Go Small or Go Home: CME’s Micro Launch

Smaller contract means more flexibility

Spencer Doar

Spencer Doar

Associate Editor

There are anywhere from 50,000 to 200,000 active retail users of futures. Meanwhile, there are some 13 million retail accounts trading other parts of the market that do not trade futures.

CME Group wants to increase what the existing futures user base can trade while also addressing those 13 million other active retailers. The proposed solution? The launch of Micro E-Mini Equity Index Futures – contracts linked to the S&P 500, Nasdaq 100, Russell 2000 and Dow Jones Industrial Average that are 1/10 the size of the exchange’s flagship E-Mini products.

“We were forcing people to choose between trading futures and other parts of the ecosystem where our goal for these sophisticated active individual traders is that they should be trading all parts of the equity ecosystem,” CME Group’s Global Head of Equity Products Tim McCourt said.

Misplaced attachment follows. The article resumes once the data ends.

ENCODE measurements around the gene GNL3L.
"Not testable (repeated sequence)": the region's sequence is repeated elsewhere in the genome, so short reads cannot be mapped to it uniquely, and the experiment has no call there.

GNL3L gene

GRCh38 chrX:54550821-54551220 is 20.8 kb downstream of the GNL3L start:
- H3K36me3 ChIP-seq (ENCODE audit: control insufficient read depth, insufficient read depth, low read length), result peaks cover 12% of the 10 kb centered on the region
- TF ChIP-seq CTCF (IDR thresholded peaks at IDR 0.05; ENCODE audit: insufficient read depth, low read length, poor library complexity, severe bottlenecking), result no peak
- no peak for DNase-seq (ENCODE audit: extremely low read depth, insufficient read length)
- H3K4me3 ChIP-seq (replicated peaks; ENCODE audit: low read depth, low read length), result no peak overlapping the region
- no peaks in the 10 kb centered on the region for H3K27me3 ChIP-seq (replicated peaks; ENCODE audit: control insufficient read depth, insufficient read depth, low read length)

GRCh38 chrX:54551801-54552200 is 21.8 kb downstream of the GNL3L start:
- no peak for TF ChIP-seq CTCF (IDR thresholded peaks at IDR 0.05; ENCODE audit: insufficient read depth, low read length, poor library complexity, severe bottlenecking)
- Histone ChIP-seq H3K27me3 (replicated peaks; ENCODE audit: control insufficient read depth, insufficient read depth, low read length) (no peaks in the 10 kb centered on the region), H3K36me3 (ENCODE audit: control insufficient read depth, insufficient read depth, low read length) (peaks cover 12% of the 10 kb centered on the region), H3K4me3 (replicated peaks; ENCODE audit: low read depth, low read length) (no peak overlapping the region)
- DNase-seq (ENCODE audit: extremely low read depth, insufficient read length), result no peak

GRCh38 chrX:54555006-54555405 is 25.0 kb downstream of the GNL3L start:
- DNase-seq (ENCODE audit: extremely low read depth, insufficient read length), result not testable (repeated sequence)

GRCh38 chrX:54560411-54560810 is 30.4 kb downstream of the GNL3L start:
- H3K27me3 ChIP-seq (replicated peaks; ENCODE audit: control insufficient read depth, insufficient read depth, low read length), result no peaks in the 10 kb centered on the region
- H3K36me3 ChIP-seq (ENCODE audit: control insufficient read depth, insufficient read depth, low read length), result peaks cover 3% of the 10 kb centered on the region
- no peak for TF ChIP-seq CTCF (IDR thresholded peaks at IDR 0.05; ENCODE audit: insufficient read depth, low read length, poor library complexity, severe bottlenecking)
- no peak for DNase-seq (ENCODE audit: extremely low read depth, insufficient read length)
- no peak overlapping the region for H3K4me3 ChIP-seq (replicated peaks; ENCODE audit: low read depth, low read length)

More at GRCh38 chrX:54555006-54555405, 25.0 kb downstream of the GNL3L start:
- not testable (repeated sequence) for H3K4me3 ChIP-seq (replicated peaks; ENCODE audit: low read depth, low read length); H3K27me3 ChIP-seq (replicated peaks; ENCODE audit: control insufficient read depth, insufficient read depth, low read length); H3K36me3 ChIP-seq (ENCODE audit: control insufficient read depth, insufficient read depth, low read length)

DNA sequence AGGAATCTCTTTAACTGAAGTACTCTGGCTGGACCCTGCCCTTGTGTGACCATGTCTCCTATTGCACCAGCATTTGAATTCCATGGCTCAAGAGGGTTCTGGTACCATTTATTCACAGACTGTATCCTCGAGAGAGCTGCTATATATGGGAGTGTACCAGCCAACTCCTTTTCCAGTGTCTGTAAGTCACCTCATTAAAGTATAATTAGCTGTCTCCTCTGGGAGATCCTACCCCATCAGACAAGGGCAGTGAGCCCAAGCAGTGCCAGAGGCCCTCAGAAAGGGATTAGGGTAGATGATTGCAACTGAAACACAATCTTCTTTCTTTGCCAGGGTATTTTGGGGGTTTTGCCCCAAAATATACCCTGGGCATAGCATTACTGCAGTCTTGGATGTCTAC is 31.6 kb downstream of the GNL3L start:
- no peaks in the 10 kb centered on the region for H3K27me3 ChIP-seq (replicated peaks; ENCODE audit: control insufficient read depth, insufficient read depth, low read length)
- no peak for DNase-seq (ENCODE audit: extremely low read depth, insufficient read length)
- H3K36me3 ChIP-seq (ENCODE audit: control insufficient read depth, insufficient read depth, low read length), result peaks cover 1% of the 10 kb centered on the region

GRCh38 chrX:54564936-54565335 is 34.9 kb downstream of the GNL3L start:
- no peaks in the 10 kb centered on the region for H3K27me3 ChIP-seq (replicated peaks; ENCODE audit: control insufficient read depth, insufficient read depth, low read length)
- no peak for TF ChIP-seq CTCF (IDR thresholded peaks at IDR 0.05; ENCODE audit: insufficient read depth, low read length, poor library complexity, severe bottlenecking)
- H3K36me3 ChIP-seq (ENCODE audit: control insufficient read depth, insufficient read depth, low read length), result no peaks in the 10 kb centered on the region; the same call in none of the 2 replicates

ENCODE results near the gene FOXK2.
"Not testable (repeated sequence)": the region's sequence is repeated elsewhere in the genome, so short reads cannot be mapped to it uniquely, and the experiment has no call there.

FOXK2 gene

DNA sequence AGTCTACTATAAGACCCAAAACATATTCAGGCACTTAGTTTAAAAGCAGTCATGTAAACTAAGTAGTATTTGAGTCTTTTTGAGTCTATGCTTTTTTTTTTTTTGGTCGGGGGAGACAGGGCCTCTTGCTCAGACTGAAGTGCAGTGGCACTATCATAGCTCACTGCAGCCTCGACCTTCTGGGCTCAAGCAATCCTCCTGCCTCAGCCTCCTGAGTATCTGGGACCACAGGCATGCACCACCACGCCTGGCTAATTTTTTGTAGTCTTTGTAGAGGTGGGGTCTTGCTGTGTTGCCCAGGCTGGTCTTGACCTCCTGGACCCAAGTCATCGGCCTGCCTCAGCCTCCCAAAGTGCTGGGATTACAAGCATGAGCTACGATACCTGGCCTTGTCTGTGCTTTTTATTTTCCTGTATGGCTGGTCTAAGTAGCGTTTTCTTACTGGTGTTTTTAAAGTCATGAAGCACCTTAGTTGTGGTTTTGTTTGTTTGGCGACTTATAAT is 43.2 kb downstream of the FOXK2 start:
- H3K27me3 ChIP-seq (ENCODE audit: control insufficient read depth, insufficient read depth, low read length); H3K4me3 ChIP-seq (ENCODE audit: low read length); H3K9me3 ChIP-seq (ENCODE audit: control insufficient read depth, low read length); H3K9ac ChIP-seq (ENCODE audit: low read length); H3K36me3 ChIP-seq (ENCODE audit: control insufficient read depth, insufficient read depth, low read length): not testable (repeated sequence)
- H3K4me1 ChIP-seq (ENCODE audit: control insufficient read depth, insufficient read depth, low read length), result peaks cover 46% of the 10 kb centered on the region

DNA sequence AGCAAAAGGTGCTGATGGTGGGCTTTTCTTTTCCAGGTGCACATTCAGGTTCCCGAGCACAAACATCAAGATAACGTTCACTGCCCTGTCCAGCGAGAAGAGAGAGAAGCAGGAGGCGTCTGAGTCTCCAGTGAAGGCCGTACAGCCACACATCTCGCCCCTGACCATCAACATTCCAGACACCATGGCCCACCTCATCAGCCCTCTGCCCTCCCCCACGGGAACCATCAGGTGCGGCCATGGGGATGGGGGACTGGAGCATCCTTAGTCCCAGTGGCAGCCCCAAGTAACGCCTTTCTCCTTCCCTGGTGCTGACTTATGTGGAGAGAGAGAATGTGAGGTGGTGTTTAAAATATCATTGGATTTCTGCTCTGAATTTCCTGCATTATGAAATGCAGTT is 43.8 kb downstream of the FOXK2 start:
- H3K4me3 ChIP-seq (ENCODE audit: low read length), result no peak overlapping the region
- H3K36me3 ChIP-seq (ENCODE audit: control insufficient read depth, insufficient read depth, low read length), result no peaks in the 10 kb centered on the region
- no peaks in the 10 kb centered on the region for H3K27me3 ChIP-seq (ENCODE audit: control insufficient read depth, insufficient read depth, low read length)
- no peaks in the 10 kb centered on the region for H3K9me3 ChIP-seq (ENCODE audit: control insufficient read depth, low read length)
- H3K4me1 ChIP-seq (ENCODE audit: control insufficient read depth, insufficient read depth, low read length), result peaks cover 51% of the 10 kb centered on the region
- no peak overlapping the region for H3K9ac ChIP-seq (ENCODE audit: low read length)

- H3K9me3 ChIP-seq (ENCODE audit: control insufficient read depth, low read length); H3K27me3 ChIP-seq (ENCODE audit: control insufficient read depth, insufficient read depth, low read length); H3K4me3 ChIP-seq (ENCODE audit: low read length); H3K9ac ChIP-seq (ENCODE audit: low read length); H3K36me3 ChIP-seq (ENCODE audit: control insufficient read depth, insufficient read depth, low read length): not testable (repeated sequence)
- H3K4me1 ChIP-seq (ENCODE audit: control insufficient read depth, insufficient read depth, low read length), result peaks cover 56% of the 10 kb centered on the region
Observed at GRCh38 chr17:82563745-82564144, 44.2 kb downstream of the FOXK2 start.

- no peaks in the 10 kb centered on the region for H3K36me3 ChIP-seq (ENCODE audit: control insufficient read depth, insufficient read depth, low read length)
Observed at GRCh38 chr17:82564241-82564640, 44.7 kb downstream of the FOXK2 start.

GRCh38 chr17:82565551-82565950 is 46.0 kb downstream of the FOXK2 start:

There has been renewed focus on smaller notional contracts since the announcement that the folks behind thinkorswim and tastyworks were launching the fittingly named Small Exchange, a futures exchange featuring smaller contracts that draws in part on the legacy of the MidAmerica Commodity Exchange.

While the Micro launch certainly helps fend off any potential concerns from the upstart competition, McCourt said the idea for a Micro contract has been floating around ever since he arrived at CME six years ago, and design began roughly 18 months ago.

Part of the thinking is simple bull market math. When the E-Mini S&P 500 contract was launched, its notional value was $50,000. Now, it’s roughly $140,000 and requires some $7,000 of margin.

Edited by Sarah Rudolph

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